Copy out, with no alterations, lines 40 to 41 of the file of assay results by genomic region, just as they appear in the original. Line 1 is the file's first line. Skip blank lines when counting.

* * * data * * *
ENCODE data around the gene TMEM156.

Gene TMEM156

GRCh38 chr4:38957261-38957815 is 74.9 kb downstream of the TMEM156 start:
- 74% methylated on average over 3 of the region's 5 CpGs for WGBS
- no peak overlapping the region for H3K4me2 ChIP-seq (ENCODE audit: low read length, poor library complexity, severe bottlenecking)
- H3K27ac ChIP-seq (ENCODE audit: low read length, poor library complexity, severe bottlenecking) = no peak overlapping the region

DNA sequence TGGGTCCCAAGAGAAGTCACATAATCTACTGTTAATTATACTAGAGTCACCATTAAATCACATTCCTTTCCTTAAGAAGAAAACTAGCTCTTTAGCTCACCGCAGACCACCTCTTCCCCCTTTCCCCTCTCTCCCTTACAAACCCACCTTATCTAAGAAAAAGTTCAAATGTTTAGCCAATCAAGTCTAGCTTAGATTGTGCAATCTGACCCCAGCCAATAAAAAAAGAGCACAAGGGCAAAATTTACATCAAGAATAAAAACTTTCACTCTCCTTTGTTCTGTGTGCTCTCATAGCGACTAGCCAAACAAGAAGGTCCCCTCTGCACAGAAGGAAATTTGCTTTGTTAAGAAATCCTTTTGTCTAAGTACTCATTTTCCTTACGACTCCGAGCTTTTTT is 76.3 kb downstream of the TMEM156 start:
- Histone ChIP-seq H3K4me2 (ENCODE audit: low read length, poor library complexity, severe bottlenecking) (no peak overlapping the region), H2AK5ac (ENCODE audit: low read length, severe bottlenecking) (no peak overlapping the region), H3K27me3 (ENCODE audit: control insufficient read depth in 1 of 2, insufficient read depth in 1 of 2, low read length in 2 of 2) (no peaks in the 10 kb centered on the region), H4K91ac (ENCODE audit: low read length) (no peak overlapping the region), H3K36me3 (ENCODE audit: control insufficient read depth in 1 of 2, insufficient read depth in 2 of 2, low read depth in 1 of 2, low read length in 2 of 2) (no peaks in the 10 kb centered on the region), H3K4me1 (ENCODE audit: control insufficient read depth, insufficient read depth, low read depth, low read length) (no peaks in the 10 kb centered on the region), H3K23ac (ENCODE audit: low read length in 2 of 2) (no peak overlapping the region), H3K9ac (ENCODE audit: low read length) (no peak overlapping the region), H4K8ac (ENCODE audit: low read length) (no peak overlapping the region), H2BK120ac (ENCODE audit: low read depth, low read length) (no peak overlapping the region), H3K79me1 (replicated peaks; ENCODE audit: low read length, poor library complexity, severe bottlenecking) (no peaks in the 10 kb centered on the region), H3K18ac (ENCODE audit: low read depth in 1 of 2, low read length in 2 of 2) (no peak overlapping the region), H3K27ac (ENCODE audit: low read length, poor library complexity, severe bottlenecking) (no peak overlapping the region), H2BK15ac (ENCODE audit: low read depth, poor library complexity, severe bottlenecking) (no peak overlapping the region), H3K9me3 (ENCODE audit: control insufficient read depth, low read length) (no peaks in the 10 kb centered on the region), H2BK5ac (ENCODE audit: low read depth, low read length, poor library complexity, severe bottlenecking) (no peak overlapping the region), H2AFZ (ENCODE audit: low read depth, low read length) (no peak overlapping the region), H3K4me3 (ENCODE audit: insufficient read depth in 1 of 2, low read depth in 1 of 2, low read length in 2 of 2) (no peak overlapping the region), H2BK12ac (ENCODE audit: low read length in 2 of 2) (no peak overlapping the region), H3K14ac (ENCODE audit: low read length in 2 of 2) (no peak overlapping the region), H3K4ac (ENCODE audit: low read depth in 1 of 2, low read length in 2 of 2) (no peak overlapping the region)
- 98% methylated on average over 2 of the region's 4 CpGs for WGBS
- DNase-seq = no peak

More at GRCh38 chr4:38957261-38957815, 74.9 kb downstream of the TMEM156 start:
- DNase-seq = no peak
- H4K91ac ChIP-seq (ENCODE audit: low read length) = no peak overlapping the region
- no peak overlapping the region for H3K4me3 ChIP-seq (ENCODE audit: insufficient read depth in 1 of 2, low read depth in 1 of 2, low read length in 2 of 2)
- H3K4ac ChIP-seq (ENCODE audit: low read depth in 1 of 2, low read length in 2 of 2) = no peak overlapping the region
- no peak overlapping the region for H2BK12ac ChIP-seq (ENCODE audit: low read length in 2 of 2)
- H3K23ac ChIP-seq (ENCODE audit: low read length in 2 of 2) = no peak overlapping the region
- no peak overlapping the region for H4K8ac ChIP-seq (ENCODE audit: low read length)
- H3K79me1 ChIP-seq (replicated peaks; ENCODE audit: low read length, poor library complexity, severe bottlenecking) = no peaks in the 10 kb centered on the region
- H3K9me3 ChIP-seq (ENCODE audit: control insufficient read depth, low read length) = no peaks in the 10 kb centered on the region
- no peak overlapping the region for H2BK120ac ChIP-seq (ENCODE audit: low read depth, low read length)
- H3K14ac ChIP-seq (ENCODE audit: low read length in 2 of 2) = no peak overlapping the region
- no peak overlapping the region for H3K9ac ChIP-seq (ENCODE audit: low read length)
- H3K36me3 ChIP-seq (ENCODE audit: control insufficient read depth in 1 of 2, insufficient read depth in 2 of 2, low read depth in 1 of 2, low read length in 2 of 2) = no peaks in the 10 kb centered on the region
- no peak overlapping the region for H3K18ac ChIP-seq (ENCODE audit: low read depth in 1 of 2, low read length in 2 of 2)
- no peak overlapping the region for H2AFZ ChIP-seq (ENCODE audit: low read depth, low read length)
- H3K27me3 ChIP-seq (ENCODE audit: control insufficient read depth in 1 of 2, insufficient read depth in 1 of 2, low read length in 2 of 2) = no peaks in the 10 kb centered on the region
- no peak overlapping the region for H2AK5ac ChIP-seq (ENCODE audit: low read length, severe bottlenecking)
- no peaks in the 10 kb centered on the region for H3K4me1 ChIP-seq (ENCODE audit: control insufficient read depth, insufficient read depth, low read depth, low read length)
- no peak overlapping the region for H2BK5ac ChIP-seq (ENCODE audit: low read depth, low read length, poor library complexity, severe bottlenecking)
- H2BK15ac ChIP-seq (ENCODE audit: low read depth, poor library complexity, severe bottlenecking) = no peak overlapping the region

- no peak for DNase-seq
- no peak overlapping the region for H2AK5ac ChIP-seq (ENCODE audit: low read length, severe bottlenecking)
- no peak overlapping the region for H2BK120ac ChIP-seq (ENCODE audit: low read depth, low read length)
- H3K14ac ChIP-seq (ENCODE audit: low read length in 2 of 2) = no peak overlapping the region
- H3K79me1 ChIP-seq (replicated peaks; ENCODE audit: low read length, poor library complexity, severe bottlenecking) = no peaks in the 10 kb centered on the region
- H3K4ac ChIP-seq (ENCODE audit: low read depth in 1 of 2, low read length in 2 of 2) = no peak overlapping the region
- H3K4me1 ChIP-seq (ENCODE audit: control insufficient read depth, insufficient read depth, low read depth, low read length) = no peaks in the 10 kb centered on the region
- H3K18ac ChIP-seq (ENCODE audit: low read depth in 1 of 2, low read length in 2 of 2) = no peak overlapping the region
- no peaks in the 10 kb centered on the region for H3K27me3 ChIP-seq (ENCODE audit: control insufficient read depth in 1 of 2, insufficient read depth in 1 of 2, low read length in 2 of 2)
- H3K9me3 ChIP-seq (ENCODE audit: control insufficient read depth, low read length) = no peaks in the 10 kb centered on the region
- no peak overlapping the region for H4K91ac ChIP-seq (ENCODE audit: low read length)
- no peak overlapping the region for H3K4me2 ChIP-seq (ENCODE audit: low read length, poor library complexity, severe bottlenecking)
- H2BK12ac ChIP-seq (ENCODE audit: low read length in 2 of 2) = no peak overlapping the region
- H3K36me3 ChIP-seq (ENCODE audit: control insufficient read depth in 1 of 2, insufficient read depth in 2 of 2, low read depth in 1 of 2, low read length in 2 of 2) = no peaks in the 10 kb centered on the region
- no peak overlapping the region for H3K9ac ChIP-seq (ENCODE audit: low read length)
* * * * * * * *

- no peaks in the 10 kb centered on the region for H3K27me3 ChIP-seq (ENCODE audit: control insufficient read depth in 1 of 2, insufficient read depth in 1 of 2, low read length in 2 of 2)
- H3K9me3 ChIP-seq (ENCODE audit: control insufficient read depth, low read length) = no peaks in the 10 kb centered on the region